The mounted Serial ATA signal connector standing alone is vulnerable to failure if excessive force is applied, especially force aligned perpendicular to motherboard 12, such as forces generated during connection and disconnection of mating cable connector 22 and forces applied by an attached cable connector 22. In order to reinforce the mounting of Serial ATA connectors 20, a protective housing 30 inserts mounted connectors 20 into openings 32 which allow coupling of mating cable connector 22 in the restricted space defined by the inner walls of opening 32. Once mating cable connector 22 enters opening 32, the inner walls restrict movement of cable connector 22 relative to mounted connector 20 so that forces applied by cable connector 22 that would otherwise work on mounted connector 20 are instead translated to and absorbed by protective housing 30. Thus, protective housing 30 reduces the risk of breakage of mounting tongue 28 by an inadvertent application of force from mating cable connector 22. Further, protective housing 30 couples to motherboard 12 by a coupling device separate from that of mounted connector 20 to reduce the risk that excessive force applied to mounted connector 20 by cable connector 22 will separate mounted connector from motherboard 12 or will fracture the soldered electrical connections of mounted connector 20.

Referring now to FIGS. 2A and 2B, side perspective views of protective housings 30 are depicted, with FIG. 2A depicting a protective housing 30 for dual adjacent mounted signal connectors and FIG. 2B depicting a protective housing 30 for a single mounted signal connector. Each protective housing 30 has a snap fit latch 34 made of a flexible material to engage the rear of the mounted signal connector when the mounted signal connector is inserted in opening 32. Opposing parallel key slots 36 accept a PCB and engage protective housing 30 to the PCB with an attachment separate from the mounting of the signal connector to the PCB with soldered electrical connections or board locks. The inner walls 38 of opening 32 are sized to snuggly accept signal connectors inserted through opposing ends of opening 32 so that force applied to a connector translates to and is absorbed by protective housing 30.

Referring now to FIGS. 3 and 4, side perspective views depict a dual adjacent protective housing 30 fitting over dual adjacent right-angle mounted Serial ATA signal connectors 20. Mounted connectors 20 insert into one end of opening 32 to house mating tongue 28 aligned with the opposing end of opening 32 for insertion of a cable connector. As protective housing 30 fits over mounted connectors 20, slots 36 engage the PCB of motherboard 12 and, when protective housing 30 is fully inserted, snap fit latch 34 engages the rear of mounted connector 20 to lock protective housing 30 in place. As depicted by FIG. 4, an installed protective housing 30 engages motherboard 12 separate from the mounting of mounted connector 20 so that inadvertent forces that otherwise would have applied against mounted connector 20 are instead absorbed by the coupling of protective housing 30. For instance, as depicted in FIG. 5, a cable connector installed within protective housing 30 to communicate with mounted connector 20 is restricted from translating force in the axis perpendicular to the plane of motherboard 12, such as if the cable is pulled upon. In alternative embodiments, protective housing 30 does not have separate coupling to motherboard 12 and instead protects mating tongue 28 by restricting translation of force between a mounted and cable connector without restricting translation of force relative to motherboard 12.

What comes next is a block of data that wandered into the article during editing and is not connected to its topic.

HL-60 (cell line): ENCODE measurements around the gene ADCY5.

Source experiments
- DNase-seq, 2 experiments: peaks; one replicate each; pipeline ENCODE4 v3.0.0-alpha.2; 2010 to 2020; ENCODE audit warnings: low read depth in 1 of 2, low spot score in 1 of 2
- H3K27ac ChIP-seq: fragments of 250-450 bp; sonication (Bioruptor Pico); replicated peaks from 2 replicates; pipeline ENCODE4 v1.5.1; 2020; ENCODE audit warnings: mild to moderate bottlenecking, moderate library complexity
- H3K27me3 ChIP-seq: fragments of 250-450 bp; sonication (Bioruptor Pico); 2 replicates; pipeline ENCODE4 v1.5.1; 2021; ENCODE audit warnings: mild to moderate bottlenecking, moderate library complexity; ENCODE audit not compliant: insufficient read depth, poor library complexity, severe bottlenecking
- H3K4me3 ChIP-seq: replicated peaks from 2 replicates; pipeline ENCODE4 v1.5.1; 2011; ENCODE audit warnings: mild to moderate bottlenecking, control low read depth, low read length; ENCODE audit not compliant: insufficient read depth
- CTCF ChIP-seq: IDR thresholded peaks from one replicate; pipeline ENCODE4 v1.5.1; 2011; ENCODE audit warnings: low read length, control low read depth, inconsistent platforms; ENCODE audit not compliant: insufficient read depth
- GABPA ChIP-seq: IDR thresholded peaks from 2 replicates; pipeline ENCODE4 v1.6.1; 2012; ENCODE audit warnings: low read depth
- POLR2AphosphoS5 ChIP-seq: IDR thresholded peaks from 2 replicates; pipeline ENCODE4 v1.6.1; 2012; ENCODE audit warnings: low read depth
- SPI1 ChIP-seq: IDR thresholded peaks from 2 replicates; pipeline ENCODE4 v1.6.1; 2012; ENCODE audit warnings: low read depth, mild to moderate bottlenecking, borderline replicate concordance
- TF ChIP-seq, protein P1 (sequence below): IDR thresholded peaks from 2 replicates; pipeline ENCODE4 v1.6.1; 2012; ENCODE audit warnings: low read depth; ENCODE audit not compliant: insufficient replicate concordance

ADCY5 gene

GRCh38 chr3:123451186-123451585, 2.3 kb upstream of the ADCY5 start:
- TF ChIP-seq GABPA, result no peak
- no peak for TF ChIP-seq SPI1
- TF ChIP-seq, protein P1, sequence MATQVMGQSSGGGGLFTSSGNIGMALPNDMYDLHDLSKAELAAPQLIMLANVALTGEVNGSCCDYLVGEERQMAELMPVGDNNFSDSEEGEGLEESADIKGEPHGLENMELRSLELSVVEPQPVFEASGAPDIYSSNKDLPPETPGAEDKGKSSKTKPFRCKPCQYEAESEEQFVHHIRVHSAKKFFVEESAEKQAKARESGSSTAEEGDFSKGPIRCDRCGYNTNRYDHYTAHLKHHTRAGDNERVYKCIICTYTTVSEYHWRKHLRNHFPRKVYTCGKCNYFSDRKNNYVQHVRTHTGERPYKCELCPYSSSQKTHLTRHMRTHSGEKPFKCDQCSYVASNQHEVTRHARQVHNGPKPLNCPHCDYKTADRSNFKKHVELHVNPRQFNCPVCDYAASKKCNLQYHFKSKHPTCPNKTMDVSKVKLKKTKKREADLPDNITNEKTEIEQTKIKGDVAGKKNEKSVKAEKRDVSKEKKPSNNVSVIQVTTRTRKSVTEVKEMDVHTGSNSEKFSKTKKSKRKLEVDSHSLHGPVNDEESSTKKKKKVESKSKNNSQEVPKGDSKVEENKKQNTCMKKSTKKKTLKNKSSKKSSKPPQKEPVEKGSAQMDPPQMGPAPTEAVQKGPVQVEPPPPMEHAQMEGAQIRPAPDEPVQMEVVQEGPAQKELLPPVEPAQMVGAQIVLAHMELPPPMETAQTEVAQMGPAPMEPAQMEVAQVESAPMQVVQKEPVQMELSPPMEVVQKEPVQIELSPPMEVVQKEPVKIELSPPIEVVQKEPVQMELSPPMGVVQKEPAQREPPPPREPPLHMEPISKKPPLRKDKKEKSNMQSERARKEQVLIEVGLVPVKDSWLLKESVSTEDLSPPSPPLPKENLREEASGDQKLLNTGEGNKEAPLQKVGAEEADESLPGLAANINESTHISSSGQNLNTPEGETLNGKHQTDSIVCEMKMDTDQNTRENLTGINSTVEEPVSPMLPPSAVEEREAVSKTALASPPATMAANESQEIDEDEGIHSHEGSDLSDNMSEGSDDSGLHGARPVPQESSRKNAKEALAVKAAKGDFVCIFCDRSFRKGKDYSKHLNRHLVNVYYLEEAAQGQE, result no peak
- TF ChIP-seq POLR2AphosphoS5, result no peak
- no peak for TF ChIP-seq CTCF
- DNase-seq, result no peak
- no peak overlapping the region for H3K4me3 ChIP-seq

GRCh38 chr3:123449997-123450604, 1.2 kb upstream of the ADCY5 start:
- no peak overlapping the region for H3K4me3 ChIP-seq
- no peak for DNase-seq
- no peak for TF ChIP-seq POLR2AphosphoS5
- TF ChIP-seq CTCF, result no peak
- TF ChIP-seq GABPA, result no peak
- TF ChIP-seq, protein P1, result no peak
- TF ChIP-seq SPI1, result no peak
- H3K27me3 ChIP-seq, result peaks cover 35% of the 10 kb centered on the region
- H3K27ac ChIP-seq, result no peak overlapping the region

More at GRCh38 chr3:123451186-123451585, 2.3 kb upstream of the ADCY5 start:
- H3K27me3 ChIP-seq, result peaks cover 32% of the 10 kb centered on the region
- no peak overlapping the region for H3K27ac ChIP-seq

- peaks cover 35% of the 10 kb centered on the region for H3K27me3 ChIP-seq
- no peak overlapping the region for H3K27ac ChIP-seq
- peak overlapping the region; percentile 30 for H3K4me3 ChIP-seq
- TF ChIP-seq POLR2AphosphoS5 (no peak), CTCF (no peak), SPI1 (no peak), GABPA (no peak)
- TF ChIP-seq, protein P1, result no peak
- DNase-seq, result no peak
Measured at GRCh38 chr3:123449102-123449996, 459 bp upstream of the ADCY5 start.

Although the present invention has been described in detail, it should be understood that various changes, substitutions and alterations can be made hereto without departing from the spirit and scope of the invention as defined by the appended claims.

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Non-Patent Citations
Reference
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Referenced by
Citing PatentFiling datePublication dateApplicantTitle
US7590776Dec 24, 2003Sep 15, 2009Emc CorporationData storage techniques utilizing host-side multiplexers
Classifications
U.S. Classification439/638, 439/55
International ClassificationH01R12/20, H01R13/58, G06F13/00, H01R12/18
Cooperative ClassificationH01R12/7011, H01R13/5804
European ClassificationH01R13/58B, H01R23/70A2
Legal Events
DateCodeEventDescription
Jan 2, 2014ASAssignment
Free format text: PATENT SECURITY AGREEMENT (ABL);ASSIGNORS:DELL INC.;APPASSURE SOFTWARE, INC.;ASAP SOFTWARE EXPRESS,INC.;AND OTHERS;REEL/FRAME:031898/0001
Owner name: BANK OF AMERICA, N.A., AS ADMINISTRATIVE AGENT, TE
Effective date: 20131029
Free format text: PATENT SECURITY AGREEMENT (NOTES);ASSIGNORS:APPASSURE SOFTWARE, INC.;ASAP SOFTWARE EXPRESS, INC.;BOOMI, INC.;AND OTHERS;REEL/FRAME:031897/0348
Owner name: BANK OF NEW YORK MELLON TRUST COMPANY, N.A., AS FI
Effective date: 20131029
Owner name: BANK OF AMERICA, N.A., AS COLLATERAL AGENT, NORTH
Effective date: 20131029
Free format text: PATENT SECURITY AGREEMENT (TERM LOAN);ASSIGNORS:DELL INC.;APPASSURE SOFTWARE, INC.;ASAP SOFTWARE EXPRESS, INC.;AND OTHERS;REEL/FRAME:031899/0261
Aug 22, 2012FPAYFee payment
Year of fee payment: 8
Sep 1, 2008REMIMaintenance fee reminder mailed
Aug 22, 2008FPAYFee payment
Year of fee payment: 4
Jul 8, 2003ASAssignment
Owner name: DELL PRODUCTS L.P., TEXAS
Free format text: ASSIGNMENT OF ASSIGNORS INTEREST;ASSIGNORS:LEE, JASON J.;CURLEE, JAMES D.;REEL/FRAME:014269/0831
Effective date: 20030707
Owner name: DELL PRODUCTS L.P. ONE DELL WAYROUND ROCK, TEXAS,
Free format text: ASSIGNMENT OF ASSIGNORS INTEREST;ASSIGNORS:LEE, JASON J. /AR;REEL/FRAME:014269/0831